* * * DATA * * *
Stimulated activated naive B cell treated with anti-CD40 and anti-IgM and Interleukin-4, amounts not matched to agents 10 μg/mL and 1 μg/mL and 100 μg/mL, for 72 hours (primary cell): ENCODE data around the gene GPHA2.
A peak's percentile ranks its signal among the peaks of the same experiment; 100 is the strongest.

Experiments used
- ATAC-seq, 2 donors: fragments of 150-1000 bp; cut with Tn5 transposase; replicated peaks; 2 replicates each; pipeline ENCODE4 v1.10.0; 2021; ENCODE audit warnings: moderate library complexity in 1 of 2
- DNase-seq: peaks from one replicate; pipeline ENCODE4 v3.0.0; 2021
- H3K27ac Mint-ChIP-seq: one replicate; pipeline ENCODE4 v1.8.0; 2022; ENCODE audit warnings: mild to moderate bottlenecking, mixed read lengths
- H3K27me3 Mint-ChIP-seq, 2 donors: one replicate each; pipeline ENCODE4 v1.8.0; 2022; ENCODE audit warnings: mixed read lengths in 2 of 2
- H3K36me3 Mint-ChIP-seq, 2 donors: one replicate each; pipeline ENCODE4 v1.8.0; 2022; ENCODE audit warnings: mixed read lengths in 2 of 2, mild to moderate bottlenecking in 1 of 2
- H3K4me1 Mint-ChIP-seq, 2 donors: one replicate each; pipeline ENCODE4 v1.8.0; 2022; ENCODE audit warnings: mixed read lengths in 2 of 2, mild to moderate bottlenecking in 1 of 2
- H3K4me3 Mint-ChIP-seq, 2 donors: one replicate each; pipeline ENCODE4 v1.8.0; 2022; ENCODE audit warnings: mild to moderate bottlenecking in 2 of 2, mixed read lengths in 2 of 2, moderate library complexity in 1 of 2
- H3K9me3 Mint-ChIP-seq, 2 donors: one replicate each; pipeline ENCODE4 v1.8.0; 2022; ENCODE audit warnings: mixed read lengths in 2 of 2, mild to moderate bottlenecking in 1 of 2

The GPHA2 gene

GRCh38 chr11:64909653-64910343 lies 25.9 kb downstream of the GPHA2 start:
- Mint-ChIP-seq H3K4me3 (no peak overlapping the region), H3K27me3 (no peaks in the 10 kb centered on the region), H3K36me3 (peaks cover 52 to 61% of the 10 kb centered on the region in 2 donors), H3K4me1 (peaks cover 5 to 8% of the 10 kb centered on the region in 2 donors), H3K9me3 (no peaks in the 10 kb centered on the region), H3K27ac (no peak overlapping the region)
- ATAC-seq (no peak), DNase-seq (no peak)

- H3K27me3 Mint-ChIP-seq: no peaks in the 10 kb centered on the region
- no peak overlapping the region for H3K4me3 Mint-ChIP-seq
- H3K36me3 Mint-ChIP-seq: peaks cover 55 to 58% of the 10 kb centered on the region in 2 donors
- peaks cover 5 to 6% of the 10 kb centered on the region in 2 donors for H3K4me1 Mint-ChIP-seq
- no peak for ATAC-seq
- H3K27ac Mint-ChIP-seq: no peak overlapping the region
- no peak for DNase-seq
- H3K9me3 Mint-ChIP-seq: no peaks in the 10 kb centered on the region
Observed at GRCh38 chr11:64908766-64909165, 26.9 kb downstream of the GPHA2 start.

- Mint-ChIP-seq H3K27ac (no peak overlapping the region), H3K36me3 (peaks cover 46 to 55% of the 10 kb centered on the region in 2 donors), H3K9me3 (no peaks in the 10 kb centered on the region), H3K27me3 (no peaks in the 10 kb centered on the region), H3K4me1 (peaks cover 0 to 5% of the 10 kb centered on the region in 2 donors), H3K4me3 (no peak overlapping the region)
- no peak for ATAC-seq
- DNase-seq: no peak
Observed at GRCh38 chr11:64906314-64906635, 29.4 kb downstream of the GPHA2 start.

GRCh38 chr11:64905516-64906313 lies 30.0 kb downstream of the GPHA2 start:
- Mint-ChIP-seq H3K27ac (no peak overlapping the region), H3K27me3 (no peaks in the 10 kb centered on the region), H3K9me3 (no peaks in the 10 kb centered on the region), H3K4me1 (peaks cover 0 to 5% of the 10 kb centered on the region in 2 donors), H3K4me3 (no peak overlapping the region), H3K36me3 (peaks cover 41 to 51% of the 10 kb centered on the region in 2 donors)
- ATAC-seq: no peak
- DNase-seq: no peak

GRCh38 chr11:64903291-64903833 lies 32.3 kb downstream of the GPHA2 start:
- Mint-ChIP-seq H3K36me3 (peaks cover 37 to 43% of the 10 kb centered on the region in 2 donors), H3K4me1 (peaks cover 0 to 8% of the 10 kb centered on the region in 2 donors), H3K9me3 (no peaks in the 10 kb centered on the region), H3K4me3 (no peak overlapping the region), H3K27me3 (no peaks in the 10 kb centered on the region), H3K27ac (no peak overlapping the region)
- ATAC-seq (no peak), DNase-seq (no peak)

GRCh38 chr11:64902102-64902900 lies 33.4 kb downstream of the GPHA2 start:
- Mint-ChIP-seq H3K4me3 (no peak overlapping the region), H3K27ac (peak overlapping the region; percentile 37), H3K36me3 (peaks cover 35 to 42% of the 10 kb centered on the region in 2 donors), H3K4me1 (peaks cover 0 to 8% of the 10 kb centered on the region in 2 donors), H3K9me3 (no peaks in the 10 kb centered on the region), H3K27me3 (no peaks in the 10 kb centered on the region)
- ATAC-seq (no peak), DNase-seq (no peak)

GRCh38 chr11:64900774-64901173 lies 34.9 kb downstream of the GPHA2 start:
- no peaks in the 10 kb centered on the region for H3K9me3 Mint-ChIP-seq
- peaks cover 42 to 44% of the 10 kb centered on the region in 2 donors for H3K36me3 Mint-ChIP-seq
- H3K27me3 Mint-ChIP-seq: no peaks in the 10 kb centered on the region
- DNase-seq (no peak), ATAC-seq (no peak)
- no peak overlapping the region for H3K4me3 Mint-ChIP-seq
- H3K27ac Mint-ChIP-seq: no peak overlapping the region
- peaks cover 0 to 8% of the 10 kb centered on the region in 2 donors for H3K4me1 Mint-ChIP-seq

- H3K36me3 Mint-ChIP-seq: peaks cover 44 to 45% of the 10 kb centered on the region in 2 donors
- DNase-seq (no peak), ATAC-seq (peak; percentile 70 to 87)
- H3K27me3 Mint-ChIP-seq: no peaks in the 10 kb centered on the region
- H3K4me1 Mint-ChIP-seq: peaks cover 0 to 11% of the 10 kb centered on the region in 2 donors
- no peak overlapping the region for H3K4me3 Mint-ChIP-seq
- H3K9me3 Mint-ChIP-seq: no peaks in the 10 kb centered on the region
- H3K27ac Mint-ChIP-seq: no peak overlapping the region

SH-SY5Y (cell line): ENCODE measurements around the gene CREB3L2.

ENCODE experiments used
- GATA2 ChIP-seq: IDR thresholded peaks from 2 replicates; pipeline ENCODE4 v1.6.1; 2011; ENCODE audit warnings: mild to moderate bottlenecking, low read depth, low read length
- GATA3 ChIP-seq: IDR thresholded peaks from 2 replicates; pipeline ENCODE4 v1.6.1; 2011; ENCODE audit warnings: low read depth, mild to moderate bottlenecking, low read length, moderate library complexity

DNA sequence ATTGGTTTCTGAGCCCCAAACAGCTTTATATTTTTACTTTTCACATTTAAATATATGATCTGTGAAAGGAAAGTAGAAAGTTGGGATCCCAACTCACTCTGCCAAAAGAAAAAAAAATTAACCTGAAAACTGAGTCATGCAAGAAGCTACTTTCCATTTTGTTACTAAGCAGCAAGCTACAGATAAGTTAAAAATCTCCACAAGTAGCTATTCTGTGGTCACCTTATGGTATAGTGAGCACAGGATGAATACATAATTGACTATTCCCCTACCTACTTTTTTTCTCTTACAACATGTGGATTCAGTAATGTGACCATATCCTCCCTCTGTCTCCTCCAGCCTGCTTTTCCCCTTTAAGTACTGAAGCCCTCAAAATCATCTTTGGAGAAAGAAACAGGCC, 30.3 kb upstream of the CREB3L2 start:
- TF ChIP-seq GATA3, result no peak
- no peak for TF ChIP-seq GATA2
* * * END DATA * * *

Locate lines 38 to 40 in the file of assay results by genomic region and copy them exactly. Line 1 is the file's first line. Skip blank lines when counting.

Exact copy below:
- ATAC-seq (no peak), DNase-seq (no peak)

GRCh38 chr11:64900774-64901173 lies 34.9 kb downstream of the GPHA2 start:
- no peaks in the 10 kb centered on the region for H3K9me3 Mint-ChIP-seq